A Palestinian man in his sixties died of a heart attack early on Saturday after Israeli forces raided his West Bank home, local media outlets reported.
The man is the third Palestinian to die in the West Bank as a result of Israeli raids since the occupation forces began searching for three missing settlers one week ago.
The man reportedly fought to keep the occupation forces from breaking into his home in the central West Bank town of Salfit.
Ma'an news agency cited Palestinian security sources who said the soldiers prevented his family from taking him to the hospital, leading him to die inside his home.
But villagers told Palestinian news agency Wafa that the man died after being rushed to a medical center in the nearby village of Bidya.
Both news agencies also said that two others from the village were badly wounded during Israeli raids on other homes, incluing one man whose arm was broken.
Search intensified for ‘missing’ teens
Meanwhile, Israel sent more troops to the occupied West Bank on Saturday to search for three missing teenagers it says were abducted by Palestinian Islamist group Hamas.
The army said it had also arrested another 10 Palestinians during its hunt - the latest in a series of detentions and raids that have raised tensions and triggered street clashes in the West Bank.
Hamas, which refuses to recognize Israel's existence, has neither claimed nor denied responsibility for the disappearance of the youths, who went missing near an Israeli settlement on June 13.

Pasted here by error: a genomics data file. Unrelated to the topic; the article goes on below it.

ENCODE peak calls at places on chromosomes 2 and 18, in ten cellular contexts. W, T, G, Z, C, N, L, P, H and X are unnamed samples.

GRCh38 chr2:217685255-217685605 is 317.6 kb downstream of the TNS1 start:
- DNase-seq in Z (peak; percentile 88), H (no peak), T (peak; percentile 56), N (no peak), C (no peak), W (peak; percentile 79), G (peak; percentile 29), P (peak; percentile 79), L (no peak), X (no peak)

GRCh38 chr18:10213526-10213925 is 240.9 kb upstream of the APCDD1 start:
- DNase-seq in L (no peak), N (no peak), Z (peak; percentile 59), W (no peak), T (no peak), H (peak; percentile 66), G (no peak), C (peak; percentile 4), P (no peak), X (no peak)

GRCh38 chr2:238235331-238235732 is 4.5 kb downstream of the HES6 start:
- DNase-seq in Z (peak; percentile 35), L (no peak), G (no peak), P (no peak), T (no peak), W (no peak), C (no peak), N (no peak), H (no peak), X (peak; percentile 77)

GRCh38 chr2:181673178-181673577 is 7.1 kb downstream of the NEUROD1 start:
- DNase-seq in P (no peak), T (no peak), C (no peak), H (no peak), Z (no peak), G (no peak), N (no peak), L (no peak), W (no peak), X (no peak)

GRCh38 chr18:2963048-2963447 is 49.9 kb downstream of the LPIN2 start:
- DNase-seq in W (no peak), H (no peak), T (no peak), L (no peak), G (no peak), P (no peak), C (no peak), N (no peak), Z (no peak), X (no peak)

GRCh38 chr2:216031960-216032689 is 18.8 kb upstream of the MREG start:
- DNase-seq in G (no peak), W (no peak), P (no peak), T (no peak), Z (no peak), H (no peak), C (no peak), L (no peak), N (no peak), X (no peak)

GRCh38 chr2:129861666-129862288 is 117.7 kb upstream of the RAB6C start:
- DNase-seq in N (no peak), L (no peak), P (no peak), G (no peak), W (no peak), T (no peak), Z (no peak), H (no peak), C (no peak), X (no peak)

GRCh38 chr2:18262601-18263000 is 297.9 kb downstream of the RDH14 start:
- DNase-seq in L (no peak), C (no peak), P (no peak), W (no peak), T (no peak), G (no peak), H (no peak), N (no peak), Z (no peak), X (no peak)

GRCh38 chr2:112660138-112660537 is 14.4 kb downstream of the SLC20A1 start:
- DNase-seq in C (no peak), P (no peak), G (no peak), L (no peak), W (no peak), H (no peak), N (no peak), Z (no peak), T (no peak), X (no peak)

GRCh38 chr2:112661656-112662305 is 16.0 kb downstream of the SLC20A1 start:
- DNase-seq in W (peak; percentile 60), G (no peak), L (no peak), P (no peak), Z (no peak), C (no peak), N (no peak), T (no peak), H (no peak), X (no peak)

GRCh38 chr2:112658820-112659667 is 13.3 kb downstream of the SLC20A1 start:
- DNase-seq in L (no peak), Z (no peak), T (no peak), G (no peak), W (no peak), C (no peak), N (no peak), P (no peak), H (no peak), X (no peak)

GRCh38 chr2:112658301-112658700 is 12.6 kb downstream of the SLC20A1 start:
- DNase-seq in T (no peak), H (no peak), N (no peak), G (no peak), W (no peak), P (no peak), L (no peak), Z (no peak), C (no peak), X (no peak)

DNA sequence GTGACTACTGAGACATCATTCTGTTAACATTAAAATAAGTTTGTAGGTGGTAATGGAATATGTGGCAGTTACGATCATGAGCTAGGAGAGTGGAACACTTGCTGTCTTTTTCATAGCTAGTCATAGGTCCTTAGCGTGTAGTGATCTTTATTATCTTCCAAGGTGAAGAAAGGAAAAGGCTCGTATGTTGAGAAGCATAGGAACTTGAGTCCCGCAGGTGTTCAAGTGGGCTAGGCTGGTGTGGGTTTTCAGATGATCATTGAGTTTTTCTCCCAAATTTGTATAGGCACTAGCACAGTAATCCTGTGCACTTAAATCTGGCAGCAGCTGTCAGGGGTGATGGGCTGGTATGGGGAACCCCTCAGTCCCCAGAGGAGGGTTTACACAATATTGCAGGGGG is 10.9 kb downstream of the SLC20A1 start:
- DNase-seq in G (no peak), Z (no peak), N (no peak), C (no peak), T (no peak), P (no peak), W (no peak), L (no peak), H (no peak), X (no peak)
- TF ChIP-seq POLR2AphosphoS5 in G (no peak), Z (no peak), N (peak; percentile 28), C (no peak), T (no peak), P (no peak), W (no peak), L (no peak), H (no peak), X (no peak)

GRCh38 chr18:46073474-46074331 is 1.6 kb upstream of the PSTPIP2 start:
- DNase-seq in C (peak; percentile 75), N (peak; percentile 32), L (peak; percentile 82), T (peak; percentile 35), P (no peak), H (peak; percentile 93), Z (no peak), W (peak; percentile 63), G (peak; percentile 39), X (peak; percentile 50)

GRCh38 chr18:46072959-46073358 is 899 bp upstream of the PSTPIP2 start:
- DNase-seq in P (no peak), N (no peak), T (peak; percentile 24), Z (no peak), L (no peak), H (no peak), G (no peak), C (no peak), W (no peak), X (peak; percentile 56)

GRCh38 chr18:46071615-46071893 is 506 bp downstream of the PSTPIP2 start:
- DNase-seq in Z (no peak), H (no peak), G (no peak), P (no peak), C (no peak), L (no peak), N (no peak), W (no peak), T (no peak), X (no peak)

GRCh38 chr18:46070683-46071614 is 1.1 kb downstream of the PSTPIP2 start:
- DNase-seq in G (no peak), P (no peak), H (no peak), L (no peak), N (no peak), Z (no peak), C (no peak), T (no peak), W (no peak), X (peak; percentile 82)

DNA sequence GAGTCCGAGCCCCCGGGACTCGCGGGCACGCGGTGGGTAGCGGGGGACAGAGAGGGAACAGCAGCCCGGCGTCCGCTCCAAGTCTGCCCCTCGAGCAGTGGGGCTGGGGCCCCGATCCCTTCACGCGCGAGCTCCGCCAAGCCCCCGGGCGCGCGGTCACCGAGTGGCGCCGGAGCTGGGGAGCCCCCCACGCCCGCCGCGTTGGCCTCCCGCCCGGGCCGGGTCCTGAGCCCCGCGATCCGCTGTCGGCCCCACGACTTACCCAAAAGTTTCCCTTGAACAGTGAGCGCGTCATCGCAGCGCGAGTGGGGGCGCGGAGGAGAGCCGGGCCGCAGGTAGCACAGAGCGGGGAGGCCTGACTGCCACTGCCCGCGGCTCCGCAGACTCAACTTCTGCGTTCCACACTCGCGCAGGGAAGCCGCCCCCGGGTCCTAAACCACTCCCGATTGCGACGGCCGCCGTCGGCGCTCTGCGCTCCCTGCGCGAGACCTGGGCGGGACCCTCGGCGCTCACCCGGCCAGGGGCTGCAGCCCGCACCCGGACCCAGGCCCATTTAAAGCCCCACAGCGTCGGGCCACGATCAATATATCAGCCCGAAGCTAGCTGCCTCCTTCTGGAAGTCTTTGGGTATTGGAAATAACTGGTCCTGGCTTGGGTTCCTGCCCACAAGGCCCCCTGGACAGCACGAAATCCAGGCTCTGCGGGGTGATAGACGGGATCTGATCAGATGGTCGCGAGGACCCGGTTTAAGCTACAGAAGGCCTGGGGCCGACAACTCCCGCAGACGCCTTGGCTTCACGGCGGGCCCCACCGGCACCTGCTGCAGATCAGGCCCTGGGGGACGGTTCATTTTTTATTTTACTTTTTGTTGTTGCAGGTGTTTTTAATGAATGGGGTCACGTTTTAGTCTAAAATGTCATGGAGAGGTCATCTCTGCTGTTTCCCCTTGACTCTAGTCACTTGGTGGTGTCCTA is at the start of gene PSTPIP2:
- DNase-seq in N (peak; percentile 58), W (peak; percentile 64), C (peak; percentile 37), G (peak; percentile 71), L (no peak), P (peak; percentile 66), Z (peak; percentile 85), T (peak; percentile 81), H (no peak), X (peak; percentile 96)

Hundreds of troops arrived around the city of Hebron on Saturday, a day after the army declared the area a closed military zone, and appeared to be carrying out searches, a Reuters witness said.
The army says it has searched more than 1,150 sites in the West Bank and arrested more than 330 Palestinians, including 10 more on Saturday.
Campaign group The Palestinian Prisoners Club said the army had arrested 37 people on Saturday.
has condemned the kidnapping of Gil-Ad Shaer and U.S.-Israeli national Naftali Fraenkel, both aged 16, and Eyal Yifrah, 19.
Palestinian President Mahmoud Abbas has criticized the extent of Israel's recent raids, saying they amount to collective punishment.
Presbyterian Church of U.S. to divest in companies dealing with Israel
In another development, the U.S.-based Presbyterian Church voted to divest in companies that deal with the Israeli regime to protest the regime’s brutal policies toward Palestinians.
The major American Christian denomination has now become the most prominent of mostly protestant church groups across the U.S. to endorse some sort of divestment against the Israeli regime, RT reported Saturday.
The top U.S. policymaking body for the Presbyterian denomination has opted to sell its stock in Caterpillar, Hewlett-Packard and Motorola Solutions by a vote of 310 to 303, ratifying a move that had failed two years prior. All three companies have been identified as making products used by the Tel Aviv regime in the occupied Palestinian territories.
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